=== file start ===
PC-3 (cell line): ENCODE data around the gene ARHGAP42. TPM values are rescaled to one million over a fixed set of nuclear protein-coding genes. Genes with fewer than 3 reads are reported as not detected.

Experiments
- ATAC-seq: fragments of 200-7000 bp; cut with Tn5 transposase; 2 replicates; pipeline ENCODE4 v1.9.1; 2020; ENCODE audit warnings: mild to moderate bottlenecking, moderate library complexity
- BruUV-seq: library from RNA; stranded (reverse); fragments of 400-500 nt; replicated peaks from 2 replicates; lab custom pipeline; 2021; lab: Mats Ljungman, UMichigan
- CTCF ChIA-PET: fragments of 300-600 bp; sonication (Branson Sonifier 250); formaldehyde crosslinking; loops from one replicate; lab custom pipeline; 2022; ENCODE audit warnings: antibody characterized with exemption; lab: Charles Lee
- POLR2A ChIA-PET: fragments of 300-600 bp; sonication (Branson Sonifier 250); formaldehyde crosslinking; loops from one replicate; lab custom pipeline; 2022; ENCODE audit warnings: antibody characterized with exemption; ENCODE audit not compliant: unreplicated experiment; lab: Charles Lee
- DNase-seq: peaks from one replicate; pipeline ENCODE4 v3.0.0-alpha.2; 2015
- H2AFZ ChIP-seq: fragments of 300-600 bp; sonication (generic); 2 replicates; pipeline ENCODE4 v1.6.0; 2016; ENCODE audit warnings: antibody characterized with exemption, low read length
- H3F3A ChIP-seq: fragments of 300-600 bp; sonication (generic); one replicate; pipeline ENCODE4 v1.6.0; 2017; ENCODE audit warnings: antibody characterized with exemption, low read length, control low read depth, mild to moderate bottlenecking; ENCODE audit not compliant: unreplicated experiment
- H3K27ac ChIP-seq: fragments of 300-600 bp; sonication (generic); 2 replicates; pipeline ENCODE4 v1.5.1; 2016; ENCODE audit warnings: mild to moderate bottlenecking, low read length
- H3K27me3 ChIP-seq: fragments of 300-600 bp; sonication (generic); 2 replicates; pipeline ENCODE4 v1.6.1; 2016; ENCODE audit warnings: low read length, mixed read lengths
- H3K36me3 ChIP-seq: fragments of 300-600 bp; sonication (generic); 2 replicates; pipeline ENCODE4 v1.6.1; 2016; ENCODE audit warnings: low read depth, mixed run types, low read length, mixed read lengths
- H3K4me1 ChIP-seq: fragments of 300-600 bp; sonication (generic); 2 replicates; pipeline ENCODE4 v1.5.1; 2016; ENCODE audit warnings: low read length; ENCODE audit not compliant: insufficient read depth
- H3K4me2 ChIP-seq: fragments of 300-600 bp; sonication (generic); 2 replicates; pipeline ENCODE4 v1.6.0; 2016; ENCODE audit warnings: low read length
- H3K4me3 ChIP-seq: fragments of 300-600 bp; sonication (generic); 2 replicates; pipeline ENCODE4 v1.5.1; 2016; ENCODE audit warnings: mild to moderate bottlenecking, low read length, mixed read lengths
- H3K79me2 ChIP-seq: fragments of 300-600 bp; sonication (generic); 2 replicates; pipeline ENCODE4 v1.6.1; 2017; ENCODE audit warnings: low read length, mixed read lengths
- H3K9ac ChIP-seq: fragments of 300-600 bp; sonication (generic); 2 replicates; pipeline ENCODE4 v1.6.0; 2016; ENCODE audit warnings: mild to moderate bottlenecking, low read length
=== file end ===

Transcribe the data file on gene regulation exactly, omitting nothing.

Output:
PC-3 (cell line): ENCODE data around the gene ARHGAP42. TPM values are rescaled to one million over a fixed set of nuclear protein-coding genes. Genes with fewer than 3 reads are reported as not detected.

Experiments
- ATAC-seq: fragments of 200-7000 bp; cut with Tn5 transposase; 2 replicates; pipeline ENCODE4 v1.9.1; 2020; ENCODE audit warnings: mild to moderate bottlenecking, moderate library complexity
- BruUV-seq: library from RNA; stranded (reverse); fragments of 400-500 nt; replicated peaks from 2 replicates; lab custom pipeline; 2021; lab: Mats Ljungman, UMichigan
- CTCF ChIA-PET: fragments of 300-600 bp; sonication (Branson Sonifier 250); formaldehyde crosslinking; loops from one replicate; lab custom pipeline; 2022; ENCODE audit warnings: antibody characterized with exemption; lab: Charles Lee
- POLR2A ChIA-PET: fragments of 300-600 bp; sonication (Branson Sonifier 250); formaldehyde crosslinking; loops from one replicate; lab custom pipeline; 2022; ENCODE audit warnings: antibody characterized with exemption; ENCODE audit not compliant: unreplicated experiment; lab: Charles Lee
- DNase-seq: peaks from one replicate; pipeline ENCODE4 v3.0.0-alpha.2; 2015
- H2AFZ ChIP-seq: fragments of 300-600 bp; sonication (generic); 2 replicates; pipeline ENCODE4 v1.6.0; 2016; ENCODE audit warnings: antibody characterized with exemption, low read length
- H3F3A ChIP-seq: fragments of 300-600 bp; sonication (generic); one replicate; pipeline ENCODE4 v1.6.0; 2017; ENCODE audit warnings: antibody characterized with exemption, low read length, control low read depth, mild to moderate bottlenecking; ENCODE audit not compliant: unreplicated experiment
- H3K27ac ChIP-seq: fragments of 300-600 bp; sonication (generic); 2 replicates; pipeline ENCODE4 v1.5.1; 2016; ENCODE audit warnings: mild to moderate bottlenecking, low read length
- H3K27me3 ChIP-seq: fragments of 300-600 bp; sonication (generic); 2 replicates; pipeline ENCODE4 v1.6.1; 2016; ENCODE audit warnings: low read length, mixed read lengths
- H3K36me3 ChIP-seq: fragments of 300-600 bp; sonication (generic); 2 replicates; pipeline ENCODE4 v1.6.1; 2016; ENCODE audit warnings: low read depth, mixed run types, low read length, mixed read lengths
- H3K4me1 ChIP-seq: fragments of 300-600 bp; sonication (generic); 2 replicates; pipeline ENCODE4 v1.5.1; 2016; ENCODE audit warnings: low read length; ENCODE audit not compliant: insufficient read depth
- H3K4me2 ChIP-seq: fragments of 300-600 bp; sonication (generic); 2 replicates; pipeline ENCODE4 v1.6.0; 2016; ENCODE audit warnings: low read length
- H3K4me3 ChIP-seq: fragments of 300-600 bp; sonication (generic); 2 replicates; pipeline ENCODE4 v1.5.1; 2016; ENCODE audit warnings: mild to moderate bottlenecking, low read length, mixed read lengths
- H3K79me2 ChIP-seq: fragments of 300-600 bp; sonication (generic); 2 replicates; pipeline ENCODE4 v1.6.1; 2017; ENCODE audit warnings: low read length, mixed read lengths
- H3K9ac ChIP-seq: fragments of 300-600 bp; sonication (generic); 2 replicates; pipeline ENCODE4 v1.6.0; 2016; ENCODE audit warnings: mild to moderate bottlenecking, low read length